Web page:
The 1993 changes included adoption of the safe harbor provision. Tort reform activists have since pressed for a stricter rule.

Smith’s measure has drawn sharp criticism. In a letter to Rep. Bob Goodlatte (R-Va.), chairman of the House Judiciary Committee, Thomas M. Susman, director of the Governmental Affairs Office for the American Bar Association, noted that the proposal circumvents congressional procedures for amending the Federal Rules of Civil Procedure. He further argued that there exists no evidence that the existing Rule 11 is inadequate, adding that the changes would impede the administration of justice by encouraging additional litigation and increasing court costs and delays.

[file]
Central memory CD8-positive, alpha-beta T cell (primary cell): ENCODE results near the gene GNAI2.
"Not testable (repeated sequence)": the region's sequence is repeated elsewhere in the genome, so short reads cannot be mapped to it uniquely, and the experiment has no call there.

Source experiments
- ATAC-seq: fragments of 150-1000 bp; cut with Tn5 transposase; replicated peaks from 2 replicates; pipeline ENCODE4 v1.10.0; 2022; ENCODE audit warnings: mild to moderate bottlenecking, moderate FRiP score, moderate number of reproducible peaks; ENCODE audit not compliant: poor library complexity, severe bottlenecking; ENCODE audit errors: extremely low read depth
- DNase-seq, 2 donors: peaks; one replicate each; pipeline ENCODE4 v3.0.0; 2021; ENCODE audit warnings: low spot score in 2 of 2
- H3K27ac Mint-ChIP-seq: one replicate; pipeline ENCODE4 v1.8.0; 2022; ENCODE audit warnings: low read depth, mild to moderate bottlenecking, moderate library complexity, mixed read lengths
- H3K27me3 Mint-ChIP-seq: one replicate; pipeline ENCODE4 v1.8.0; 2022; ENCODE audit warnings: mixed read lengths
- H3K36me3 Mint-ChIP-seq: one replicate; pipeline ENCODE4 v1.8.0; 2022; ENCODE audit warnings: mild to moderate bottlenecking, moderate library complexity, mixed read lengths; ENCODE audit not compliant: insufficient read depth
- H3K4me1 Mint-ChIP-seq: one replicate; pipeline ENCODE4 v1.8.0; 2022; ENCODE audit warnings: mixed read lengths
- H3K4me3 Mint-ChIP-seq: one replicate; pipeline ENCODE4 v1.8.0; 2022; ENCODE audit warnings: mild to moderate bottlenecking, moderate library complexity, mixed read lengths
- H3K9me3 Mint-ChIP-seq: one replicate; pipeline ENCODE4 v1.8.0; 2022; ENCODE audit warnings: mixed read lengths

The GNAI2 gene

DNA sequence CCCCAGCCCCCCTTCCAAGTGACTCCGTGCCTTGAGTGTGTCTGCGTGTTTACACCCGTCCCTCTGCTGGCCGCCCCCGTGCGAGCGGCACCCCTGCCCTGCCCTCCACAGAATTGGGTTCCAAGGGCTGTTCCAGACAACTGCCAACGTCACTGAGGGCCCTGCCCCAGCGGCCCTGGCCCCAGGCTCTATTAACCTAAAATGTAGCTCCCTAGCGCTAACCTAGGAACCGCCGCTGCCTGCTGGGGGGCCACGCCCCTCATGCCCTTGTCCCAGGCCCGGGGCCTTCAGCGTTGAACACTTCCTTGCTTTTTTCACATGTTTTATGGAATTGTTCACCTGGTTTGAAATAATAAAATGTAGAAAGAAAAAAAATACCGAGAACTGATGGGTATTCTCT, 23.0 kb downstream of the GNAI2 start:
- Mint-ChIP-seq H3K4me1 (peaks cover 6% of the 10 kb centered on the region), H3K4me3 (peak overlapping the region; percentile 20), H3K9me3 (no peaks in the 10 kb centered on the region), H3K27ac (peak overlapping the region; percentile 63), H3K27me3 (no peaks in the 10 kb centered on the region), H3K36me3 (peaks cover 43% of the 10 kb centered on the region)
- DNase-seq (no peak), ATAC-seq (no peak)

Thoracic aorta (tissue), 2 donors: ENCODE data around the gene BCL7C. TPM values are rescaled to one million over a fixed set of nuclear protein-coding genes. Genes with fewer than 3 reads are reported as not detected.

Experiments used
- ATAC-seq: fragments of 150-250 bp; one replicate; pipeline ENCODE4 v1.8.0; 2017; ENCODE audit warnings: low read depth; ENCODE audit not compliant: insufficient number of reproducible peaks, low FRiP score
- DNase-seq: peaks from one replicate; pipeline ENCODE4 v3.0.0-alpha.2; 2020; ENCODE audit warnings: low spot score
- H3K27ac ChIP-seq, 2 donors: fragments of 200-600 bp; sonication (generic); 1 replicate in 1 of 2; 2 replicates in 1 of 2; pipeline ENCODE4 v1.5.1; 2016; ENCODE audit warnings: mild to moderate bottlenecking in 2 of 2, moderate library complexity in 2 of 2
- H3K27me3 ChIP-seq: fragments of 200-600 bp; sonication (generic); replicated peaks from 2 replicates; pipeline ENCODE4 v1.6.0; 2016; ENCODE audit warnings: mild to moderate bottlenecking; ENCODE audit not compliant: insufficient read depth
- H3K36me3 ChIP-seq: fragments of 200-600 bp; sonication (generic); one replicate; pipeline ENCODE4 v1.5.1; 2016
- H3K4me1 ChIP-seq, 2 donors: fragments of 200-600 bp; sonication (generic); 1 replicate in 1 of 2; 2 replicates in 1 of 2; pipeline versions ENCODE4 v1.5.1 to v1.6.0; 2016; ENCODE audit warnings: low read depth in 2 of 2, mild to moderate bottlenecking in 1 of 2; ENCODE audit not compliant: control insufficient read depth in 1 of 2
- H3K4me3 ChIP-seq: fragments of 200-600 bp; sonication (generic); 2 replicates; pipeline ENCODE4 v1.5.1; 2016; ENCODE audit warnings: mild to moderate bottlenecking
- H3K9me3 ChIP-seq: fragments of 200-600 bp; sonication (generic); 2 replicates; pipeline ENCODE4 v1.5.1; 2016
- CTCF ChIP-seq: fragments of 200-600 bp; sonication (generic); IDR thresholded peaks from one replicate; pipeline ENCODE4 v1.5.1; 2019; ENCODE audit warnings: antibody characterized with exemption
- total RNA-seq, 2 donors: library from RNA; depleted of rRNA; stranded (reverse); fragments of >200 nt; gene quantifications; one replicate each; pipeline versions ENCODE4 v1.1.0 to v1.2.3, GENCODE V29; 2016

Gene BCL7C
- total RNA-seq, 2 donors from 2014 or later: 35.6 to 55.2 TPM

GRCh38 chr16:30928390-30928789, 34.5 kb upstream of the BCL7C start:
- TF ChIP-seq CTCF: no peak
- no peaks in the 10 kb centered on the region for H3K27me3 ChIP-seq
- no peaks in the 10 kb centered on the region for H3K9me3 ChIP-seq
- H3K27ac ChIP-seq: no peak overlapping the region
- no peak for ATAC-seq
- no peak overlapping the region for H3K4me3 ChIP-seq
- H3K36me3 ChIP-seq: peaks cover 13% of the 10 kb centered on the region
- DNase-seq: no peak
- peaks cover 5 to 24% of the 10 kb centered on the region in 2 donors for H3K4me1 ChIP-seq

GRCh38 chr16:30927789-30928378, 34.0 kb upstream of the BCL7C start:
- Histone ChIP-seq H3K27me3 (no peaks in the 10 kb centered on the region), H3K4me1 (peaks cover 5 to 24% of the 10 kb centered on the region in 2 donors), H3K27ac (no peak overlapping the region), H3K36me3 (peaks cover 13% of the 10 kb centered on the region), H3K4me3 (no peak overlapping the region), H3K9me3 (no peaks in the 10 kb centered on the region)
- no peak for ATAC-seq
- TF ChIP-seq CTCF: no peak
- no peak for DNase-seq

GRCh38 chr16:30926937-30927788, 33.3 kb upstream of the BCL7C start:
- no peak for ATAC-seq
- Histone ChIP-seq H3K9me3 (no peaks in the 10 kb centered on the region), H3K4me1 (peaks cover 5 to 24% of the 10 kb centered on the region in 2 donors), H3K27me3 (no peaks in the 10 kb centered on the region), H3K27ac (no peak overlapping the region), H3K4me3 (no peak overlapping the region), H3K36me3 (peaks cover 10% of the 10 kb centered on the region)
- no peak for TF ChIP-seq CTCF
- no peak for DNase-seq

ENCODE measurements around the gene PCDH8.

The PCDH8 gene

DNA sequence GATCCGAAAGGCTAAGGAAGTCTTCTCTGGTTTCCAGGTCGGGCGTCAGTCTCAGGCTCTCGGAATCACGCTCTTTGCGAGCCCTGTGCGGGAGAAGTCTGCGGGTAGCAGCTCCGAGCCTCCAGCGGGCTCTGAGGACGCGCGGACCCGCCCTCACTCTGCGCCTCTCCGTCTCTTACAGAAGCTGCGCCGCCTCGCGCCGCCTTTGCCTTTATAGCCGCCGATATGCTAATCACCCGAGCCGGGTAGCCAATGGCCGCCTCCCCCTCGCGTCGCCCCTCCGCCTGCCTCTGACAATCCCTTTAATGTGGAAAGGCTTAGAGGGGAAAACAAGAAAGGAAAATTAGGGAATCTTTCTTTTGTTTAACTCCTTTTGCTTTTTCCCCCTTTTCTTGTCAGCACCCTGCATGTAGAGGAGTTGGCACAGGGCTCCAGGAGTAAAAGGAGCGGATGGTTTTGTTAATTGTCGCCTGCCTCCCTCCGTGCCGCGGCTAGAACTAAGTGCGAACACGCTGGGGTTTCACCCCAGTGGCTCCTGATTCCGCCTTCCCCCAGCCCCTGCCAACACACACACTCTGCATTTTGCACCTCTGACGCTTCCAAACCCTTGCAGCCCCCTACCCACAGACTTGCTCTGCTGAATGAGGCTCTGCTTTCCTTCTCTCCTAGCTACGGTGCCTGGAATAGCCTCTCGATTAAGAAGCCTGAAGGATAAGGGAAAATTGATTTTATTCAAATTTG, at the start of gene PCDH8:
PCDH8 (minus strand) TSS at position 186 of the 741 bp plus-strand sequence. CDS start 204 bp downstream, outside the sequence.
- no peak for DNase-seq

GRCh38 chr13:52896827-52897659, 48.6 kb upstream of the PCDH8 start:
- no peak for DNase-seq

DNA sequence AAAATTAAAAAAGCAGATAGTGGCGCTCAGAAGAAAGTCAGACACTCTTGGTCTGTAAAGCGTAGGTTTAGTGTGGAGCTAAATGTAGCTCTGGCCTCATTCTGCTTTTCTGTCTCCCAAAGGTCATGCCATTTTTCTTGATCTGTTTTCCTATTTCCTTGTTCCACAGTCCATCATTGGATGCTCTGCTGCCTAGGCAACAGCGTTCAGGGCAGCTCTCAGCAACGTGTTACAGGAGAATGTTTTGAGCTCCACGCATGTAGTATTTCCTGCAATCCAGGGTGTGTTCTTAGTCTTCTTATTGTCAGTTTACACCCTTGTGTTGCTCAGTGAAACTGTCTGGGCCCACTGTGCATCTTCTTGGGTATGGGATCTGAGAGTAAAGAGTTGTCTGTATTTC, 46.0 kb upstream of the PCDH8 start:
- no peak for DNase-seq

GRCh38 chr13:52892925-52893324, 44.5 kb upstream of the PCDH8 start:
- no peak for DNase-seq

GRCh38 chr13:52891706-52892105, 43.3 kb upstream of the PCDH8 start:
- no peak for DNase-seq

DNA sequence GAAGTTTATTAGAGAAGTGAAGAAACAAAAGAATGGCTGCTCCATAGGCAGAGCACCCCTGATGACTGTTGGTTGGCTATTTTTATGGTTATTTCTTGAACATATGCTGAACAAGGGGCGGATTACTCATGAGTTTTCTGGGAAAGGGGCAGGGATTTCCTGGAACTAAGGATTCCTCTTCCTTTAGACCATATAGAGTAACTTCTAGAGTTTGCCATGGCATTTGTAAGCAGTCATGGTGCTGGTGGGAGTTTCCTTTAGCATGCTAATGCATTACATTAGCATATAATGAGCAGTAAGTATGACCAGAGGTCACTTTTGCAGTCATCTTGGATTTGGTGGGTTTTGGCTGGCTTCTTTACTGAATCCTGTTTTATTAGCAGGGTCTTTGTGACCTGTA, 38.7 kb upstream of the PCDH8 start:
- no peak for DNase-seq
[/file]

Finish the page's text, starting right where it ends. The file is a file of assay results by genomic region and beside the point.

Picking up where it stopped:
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All Comments   (21)
All Comments   (21)
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The Republicans had a chance to do something about tort reform back when they had majorities in both houses and GWB in the White House, and they didn't even make a serious try at it. Better late than never, but this is just positioning- the Dems will never let their second biggest contributors (plaintiffs' bottom feeders, ah,... lawyers) down, and they still have that little dictator, Harry Reid, in the Senate to watch over the bottom feeders and other assorted cronies.
1 year ago
1 year ago Link To Comment
Perhaps they need to extend the provisions to civil actions brought by attorneys employed by the U.S. Government, with penalty provisions paid personally?